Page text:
When rainforest is cleared in Papua New Guinea, all too often it is replaced by palm plantations.
To the human eye, the difference could not be more stark.
To local wildlife, the difference is devastating.
Having only been found previously only in Africa, palm oil plantations are now covering large areas in Asia, North America and South America – keeping up with the increasing demand for the cheap, versatile oil1. And as a result, rainforest destruction is continuing unabated.
New research and technology are highlighting just how detrimental it really is for biodiversity.
It’s a double blow for wildlife. Not only is pristine, primary rainforest destroyed leading to loss of plants, animals and soil bacteria, but it’s then replaced with the hostile homogenous crop of palm.
Flying over Papua New Guinea on the way to Cool Earth’s partnerships, lines of palm plantations stretch for miles below. Although it may look like green, lush foliage, it’s actually the red light for local nature. The indigenous plants are gone, and with them, the animals and plants for whom they provided food and habitat.
Recent studies have shown that palm plantations are home to far fewer species of plants and animals than thought. The few mammals that were found in palm plantations rarely strayed very far into them. 20 of the 23 species recorded inside of a plantation were less than a mile away from the forest edge2. Animals like spectacled bears have ranges of up to 10 square miles in the dry season, so it’s clear how little there is for them in the palms.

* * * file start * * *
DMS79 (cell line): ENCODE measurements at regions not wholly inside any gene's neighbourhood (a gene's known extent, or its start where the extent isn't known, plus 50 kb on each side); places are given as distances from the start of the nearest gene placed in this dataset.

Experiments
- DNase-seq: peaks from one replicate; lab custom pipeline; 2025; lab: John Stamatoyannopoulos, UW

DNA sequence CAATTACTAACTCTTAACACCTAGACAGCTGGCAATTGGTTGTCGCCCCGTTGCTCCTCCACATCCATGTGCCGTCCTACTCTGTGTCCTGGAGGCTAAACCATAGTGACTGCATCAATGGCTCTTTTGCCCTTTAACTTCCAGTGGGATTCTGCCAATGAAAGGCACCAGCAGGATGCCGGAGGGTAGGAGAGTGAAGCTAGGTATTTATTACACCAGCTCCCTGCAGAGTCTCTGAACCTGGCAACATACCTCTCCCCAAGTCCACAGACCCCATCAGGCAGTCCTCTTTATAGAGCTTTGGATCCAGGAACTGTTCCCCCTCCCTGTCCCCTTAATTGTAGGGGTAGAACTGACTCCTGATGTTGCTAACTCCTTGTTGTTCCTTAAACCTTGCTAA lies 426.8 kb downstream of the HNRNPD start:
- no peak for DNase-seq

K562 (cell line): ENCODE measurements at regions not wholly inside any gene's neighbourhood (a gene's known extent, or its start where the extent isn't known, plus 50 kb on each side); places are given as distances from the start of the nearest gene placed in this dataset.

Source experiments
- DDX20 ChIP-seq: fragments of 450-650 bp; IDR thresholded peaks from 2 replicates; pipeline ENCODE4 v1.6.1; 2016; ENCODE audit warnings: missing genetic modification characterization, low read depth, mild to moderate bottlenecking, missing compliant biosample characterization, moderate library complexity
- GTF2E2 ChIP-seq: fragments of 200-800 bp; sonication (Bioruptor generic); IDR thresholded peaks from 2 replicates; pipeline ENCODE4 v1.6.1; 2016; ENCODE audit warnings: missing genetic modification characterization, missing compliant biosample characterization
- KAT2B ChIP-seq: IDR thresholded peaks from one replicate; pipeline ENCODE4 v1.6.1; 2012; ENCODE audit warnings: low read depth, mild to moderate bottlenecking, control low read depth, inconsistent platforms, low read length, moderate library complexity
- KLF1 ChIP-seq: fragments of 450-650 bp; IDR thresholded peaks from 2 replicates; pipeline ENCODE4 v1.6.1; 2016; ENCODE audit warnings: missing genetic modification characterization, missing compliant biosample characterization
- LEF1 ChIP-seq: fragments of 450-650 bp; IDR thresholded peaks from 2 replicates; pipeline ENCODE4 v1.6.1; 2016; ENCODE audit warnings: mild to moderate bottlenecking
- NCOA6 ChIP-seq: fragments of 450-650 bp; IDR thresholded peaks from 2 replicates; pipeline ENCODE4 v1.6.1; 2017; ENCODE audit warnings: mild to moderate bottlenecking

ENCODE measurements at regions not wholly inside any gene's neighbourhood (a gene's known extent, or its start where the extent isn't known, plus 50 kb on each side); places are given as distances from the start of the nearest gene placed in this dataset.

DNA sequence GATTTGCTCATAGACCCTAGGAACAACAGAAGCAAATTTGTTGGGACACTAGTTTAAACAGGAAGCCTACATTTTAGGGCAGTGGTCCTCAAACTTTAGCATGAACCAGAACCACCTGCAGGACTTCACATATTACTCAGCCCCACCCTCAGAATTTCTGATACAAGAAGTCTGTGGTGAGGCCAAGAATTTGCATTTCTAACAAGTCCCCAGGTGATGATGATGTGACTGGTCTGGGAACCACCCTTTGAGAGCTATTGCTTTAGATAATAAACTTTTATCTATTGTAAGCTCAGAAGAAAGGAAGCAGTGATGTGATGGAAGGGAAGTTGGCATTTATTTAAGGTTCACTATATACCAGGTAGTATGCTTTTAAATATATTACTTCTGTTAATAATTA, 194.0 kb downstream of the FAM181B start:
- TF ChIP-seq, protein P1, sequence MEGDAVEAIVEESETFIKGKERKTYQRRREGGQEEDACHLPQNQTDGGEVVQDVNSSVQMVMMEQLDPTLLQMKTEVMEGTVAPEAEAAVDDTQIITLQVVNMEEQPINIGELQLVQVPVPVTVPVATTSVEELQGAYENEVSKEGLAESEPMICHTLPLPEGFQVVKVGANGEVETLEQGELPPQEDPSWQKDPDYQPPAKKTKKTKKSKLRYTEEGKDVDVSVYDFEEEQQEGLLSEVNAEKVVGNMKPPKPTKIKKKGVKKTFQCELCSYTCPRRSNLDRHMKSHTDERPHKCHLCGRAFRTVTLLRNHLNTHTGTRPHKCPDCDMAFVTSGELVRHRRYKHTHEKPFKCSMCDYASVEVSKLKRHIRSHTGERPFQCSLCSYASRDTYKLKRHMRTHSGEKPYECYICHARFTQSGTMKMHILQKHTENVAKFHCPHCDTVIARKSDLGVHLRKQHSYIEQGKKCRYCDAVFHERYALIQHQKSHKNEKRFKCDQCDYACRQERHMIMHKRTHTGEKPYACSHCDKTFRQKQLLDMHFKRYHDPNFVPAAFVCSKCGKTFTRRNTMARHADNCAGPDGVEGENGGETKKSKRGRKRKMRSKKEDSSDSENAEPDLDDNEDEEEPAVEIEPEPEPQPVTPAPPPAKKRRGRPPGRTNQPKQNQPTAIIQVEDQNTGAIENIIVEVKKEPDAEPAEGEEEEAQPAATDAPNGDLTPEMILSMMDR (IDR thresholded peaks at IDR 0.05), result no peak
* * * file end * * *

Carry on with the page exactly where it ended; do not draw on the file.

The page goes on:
This is something that the latest satellite imagery makes startlingly clear. Using technology that shows biodiversity in a landscape, the spectacularly varied image of Cool Earth’s Asháninka partnership looks totally different to the muted tones of a palm plantation.3
It’s not just bad news for wildlife, it’s bad news for the climate. The impact of palm oil on Earth’s ability to keep carbon locked away is huge too. Palm plantations in Asia have been found to contain up to 90% less carbon than is stored in the roots, soils, trunks and canopy of natural forest4.
With 1 in 8 bird species threatened with extinction due to habitat loss from logging and the conversion of ecosystems to farmland, we need to preserve what we have before it’s too late5.
Rapidly, palm plantations are beginning to take over parts of the Amazon rainforest6. As the demand for biofuels and vegetable oils around the world grows, it’s easy to be pessimistic.
But with the help of research, technology and reports from the ground, we have the knowledge and power to make a positive change. Saying no to products with palm oil in them, and supporting rainforest communities, are two simple ways to halt the advance of palm plantations.